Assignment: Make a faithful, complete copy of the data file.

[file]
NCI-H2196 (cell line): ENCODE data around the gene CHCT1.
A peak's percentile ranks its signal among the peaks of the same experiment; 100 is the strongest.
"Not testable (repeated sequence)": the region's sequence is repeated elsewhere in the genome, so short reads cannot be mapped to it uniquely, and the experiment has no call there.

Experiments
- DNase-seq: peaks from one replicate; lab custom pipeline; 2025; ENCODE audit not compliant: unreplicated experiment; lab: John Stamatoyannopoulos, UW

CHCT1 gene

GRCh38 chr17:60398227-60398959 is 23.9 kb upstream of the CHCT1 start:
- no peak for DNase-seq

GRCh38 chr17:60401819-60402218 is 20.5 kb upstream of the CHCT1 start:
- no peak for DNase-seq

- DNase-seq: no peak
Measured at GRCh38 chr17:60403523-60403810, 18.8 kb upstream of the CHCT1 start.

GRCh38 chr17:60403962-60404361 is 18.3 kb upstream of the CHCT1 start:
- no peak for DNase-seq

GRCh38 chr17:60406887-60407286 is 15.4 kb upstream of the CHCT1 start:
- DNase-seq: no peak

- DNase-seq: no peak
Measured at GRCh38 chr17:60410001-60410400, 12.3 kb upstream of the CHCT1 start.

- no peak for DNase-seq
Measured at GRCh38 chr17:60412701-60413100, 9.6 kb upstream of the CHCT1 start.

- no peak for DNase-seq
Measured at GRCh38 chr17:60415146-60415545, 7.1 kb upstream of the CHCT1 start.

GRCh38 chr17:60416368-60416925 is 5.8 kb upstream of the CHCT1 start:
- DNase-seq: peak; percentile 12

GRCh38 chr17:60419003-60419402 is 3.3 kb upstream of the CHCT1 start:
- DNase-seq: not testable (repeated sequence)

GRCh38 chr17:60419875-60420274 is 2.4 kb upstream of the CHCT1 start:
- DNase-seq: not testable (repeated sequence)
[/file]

NCI-H2196 (cell line): ENCODE data around the gene CHCT1.
A peak's percentile ranks its signal among the peaks of the same experiment; 100 is the strongest.
"Not testable (repeated sequence)": the region's sequence is repeated elsewhere in the genome, so short reads cannot be mapped to it uniquely, and the experiment has no call there.

Experiments
- DNase-seq: peaks from one replicate; lab custom pipeline; 2025; ENCODE audit not compliant: unreplicated experiment; lab: John Stamatoyannopoulos, UW

CHCT1 gene

GRCh38 chr17:60398227-60398959 is 23.9 kb upstream of the CHCT1 start:
- no peak for DNase-seq

GRCh38 chr17:60401819-60402218 is 20.5 kb upstream of the CHCT1 start:
- no peak for DNase-seq

- DNase-seq: no peak
Measured at GRCh38 chr17:60403523-60403810, 18.8 kb upstream of the CHCT1 start.

GRCh38 chr17:60403962-60404361 is 18.3 kb upstream of the CHCT1 start:
- no peak for DNase-seq

GRCh38 chr17:60406887-60407286 is 15.4 kb upstream of the CHCT1 start:
- DNase-seq: no peak

- DNase-seq: no peak
Measured at GRCh38 chr17:60410001-60410400, 12.3 kb upstream of the CHCT1 start.

- no peak for DNase-seq
Measured at GRCh38 chr17:60412701-60413100, 9.6 kb upstream of the CHCT1 start.

- no peak for DNase-seq
Measured at GRCh38 chr17:60415146-60415545, 7.1 kb upstream of the CHCT1 start.

GRCh38 chr17:60416368-60416925 is 5.8 kb upstream of the CHCT1 start:
- DNase-seq: peak; percentile 12

GRCh38 chr17:60419003-60419402 is 3.3 kb upstream of the CHCT1 start:
- DNase-seq: not testable (repeated sequence)

GRCh38 chr17:60419875-60420274 is 2.4 kb upstream of the CHCT1 start:
- DNase-seq: not testable (repeated sequence)